Chapter 5 Summary
Grendel meets the dragon, an ancient, red-gold, gigantic creature resting upon and guarding its hoard of golden treasures. The dragon mocks Grendel, claiming to know his thoughts—in fact, to know everything that ever has happened or will happen. It attempts to engage Grendel in deep philosophical discourse regarding the nature of reality, but is frustrated by Grendel’s inability to comprehend. The dragon shares Grendel’s disdain for humanity, but tells Grendel that Grendel’s very presence is what inspires them to greater glory. Grendel attempts to argue that he will avoid humanity and thus not help them in their development, but the dragon laughs at his futile attempt at free will. Grendel also attempts to defend the words of the Shaper, which the dragon dismisses as mere nonsense created by inferior beings to help them feel safe and significant in an indifferent universe.
Chapter 5 Analysis
Grendel’s encounter with the dragon is an encounter with the philosophies of materialism and nihilism. The dragon directly contradicts the Shaper’s concept of God, insisting instead that the universe is impersonal and consists simply of entities that exist. The dragon also offers Grendel a place in this universe: he is the monster, the affliction on humanity that will lead the human race to think, to create, and to develop. Grendel has difficulty understanding the dragon’s words and so cannot immediately accept his place in the universe according to the dragon’s metaphysics. He falls back to the Shaper’s views, which he at least finds comprehensible, if not palatable.
That Grendel does not wholly accept the dragon's philosophical outlook hints strongly that he has not completely given up on either humanity or himself. The Shaper is too strong an influence; the "redemptive power of art" (a favorite Gardner theme) offers Grendel a chance to avoid a life of blind materialism or empty existentialism.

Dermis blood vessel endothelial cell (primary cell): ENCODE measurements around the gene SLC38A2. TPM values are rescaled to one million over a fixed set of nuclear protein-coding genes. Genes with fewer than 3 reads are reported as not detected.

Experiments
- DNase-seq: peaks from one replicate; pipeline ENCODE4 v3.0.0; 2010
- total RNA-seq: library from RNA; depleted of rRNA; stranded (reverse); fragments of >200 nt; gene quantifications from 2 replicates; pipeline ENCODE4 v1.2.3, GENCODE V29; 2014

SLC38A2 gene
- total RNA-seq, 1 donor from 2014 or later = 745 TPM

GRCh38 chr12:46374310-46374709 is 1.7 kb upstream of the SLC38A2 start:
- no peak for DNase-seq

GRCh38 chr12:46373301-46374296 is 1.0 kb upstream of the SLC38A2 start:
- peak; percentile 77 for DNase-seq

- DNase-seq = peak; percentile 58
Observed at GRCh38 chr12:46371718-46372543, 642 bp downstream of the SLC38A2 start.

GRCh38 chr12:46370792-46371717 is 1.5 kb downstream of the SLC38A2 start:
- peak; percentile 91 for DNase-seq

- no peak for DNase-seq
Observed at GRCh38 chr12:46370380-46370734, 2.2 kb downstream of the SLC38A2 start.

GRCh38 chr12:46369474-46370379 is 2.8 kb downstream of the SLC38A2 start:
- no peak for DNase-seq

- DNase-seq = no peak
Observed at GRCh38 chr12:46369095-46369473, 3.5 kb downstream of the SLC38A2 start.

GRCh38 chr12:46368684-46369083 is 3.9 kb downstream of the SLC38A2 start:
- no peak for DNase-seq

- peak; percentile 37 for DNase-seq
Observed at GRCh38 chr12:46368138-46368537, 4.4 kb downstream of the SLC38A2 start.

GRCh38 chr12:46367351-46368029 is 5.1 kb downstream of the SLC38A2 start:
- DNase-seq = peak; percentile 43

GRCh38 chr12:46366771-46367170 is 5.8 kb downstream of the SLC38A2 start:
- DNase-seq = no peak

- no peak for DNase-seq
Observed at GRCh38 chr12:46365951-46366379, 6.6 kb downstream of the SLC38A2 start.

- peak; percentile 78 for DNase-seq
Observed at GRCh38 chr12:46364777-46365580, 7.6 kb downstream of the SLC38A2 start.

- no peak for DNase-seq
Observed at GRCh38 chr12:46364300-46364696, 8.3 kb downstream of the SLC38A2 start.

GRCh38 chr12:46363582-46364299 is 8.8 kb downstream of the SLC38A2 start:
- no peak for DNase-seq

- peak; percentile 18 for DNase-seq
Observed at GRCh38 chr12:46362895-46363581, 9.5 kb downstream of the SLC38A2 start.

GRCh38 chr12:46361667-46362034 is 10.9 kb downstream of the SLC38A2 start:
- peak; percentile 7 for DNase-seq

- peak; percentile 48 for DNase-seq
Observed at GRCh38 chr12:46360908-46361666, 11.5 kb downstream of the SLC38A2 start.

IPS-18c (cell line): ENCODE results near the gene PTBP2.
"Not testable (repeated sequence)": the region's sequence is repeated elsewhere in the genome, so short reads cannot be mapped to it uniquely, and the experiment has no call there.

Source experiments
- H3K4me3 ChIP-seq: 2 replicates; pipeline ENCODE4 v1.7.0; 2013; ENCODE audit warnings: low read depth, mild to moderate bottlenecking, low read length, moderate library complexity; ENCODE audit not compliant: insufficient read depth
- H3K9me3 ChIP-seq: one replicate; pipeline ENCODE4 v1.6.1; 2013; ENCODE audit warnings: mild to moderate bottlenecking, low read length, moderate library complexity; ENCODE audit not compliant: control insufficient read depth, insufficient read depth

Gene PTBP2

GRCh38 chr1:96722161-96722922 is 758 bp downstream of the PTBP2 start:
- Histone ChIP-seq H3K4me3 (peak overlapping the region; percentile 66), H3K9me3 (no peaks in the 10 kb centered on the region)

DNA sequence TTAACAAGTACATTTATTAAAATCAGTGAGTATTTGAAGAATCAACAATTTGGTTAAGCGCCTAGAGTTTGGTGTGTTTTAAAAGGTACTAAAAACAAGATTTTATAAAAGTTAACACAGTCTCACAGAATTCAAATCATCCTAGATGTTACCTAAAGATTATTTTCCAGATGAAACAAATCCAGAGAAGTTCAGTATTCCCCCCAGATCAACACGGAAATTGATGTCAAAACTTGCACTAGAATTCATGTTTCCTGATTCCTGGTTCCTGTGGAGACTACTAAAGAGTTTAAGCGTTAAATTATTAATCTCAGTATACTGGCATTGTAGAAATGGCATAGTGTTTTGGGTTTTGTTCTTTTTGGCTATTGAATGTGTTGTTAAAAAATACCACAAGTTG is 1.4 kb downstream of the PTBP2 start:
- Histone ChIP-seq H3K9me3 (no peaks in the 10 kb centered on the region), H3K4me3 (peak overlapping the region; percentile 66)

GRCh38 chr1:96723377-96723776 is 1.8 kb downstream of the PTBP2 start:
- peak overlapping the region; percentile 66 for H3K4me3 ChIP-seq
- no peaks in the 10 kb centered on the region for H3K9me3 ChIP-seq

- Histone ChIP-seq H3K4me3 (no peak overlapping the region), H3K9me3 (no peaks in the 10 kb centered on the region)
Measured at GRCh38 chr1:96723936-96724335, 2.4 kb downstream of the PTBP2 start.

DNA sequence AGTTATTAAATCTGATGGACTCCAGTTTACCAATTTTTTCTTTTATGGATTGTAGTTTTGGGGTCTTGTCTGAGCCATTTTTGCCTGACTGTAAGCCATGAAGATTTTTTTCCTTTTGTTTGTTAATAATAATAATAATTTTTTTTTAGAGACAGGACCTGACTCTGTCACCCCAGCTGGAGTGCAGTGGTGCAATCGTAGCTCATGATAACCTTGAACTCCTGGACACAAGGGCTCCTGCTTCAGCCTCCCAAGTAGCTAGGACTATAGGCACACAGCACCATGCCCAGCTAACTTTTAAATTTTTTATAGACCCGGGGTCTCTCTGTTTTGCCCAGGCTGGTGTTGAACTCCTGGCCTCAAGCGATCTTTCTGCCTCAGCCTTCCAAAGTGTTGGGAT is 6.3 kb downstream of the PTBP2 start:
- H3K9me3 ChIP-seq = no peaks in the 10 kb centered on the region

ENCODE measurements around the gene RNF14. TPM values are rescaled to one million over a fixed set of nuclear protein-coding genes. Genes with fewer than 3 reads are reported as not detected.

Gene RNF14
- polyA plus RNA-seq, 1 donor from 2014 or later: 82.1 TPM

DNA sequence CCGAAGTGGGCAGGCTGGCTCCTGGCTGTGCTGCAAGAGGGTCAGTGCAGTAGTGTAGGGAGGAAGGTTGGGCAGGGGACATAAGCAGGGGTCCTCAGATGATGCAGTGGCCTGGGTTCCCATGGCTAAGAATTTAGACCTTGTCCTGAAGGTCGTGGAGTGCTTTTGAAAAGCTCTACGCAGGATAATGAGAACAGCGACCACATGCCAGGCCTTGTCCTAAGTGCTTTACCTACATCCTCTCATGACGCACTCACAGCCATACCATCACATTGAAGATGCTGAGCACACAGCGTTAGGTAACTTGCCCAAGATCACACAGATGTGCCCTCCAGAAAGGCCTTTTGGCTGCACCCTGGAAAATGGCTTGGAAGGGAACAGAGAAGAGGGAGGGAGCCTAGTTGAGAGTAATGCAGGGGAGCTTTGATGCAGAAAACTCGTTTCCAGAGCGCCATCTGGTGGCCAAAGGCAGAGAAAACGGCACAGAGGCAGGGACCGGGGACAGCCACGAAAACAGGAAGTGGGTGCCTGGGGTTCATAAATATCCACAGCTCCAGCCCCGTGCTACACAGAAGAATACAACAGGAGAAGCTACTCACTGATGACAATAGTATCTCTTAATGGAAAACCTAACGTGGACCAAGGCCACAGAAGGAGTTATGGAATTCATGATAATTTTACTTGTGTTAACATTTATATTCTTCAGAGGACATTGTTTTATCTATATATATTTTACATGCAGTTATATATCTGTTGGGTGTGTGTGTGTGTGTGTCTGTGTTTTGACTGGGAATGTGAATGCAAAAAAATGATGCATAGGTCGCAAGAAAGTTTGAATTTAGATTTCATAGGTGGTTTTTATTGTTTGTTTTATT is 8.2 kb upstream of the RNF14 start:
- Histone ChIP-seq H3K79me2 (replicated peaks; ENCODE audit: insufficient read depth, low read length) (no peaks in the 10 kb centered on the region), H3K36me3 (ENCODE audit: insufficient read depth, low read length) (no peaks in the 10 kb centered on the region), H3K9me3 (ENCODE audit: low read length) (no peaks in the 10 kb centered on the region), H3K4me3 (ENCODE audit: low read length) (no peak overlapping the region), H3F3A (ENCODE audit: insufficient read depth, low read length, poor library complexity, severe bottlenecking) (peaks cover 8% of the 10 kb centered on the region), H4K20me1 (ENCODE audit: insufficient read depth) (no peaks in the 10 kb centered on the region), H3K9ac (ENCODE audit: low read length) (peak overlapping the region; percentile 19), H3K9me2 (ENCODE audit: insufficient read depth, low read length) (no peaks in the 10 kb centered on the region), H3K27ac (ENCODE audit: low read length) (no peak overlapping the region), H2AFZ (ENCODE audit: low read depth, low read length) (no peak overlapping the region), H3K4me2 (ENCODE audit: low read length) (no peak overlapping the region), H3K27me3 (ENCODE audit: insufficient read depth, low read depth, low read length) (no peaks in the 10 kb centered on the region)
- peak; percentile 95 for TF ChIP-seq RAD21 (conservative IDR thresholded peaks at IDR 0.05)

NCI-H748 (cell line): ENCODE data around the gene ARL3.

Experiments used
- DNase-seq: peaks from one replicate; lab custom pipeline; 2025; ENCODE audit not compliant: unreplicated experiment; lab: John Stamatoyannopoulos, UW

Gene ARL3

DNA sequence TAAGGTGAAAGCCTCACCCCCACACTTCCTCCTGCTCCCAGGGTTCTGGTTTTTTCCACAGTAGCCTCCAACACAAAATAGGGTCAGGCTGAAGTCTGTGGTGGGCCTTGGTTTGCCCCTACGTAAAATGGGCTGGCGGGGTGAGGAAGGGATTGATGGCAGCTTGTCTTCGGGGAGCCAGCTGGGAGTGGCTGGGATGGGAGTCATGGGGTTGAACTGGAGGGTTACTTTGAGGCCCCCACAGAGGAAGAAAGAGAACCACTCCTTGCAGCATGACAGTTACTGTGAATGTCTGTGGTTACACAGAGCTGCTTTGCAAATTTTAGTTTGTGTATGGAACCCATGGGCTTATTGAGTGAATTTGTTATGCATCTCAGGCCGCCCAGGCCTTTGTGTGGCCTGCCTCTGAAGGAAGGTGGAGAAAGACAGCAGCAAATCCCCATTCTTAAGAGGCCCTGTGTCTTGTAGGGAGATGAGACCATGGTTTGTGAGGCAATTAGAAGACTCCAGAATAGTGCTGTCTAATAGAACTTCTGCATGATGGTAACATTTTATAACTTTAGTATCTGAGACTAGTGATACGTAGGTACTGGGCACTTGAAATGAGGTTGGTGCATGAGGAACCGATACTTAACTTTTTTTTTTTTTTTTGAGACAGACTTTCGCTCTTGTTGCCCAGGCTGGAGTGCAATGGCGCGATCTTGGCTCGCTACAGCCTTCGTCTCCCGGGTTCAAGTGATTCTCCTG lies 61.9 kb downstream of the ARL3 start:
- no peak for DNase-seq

Chapter 6 Summary
Grendel discovers that his encounter with the dragon has changed him not only mentally, but also physically. The dragon has put a charm on him so that no weapon will ever cut him. His reaction to the Shaper’s songs changes, as well: no longer moved to loneliness and awe, Grendel now reacts with anger at the humans’ willing self-deceptions. He discovers his invulnerability to weapons by accident, when a guard manages to come up behind him as he listens to the celebration in Hrothgar’s mead hall. Once he knows he cannot be harmed, Grendel bursts into a fit of mania, waving the hapless guard about to show the other warriors that he does not fear them.
A few nights later, Grendel launches the first in a long series of raids against Hrothgar’s village. He sneaks in at night and devours some of the warriors, killing them as they sleep. On a later raid, Grendel encounters Unferth, a mighty warrior who would make a futile attempt to become Grendel’s nemesis. Grendel mocks Unferth’s heroic challenge by pelting him with apples, and then escapes back to his subterranean home. Unferth follows, swimming through the pool of fire-snakes to arrive, bedraggled and weak, in Grendel’s lair. Grendel mocks him further and, in an ultimate act of mockery, refuses to fight Unferth. Having failed to properly fight Grendel (or to be killed in the process), Unferth collapses from exhaustion. Grendel carries his limp body back to Hrothgar’s mead hall and deposits him there, much to the Danes’ astonishment and Unferth’s chagrin. From that point on, Unferth would occasionally attack Grendel on one of the monster’s raids, but to no avail.
Chapter 6 Analysis
Although he has difficulty understanding all the dragon has told him, Grendel accepts that he has a place in the cosmos as a being who exists and creates his own meaning from that existence. Grendel has become an existentialist, and he parodies the Christian belief in spiritual rebirth when he describes himself as “born again.” He feels confident in moving beyond the seeming duality of his experience and the Shaper’s words into making himself what he wishes to be; he is now “Grendel, Ruiner of Mead halls, Wrecker of Kings!” He will define himself, but does not seem to realize that he must do so in relation to others (in this case Hrothgar) and so is not the sole creator of his own meaning.
Grendel’s encounter with Unferth gives his existentialism a temporary victory. Unferth’s ideal of heroism is undone by Grendel’s sheer power and the monster’s refusal to play along with the heroic idea. Unferth cannot kill Grendel, and Grendal refuses to kill the would-be hero. Thus, glory is denied Unferth and the warrior’s heroic ideals are shattered.
The dragon’s spell, which renders Grendel immune to harm by human weapons, further separates him from the human race he sometimes wishes to join. Not merely deformed, Grendel is now a being of a different order than humans, as he is practically immortal.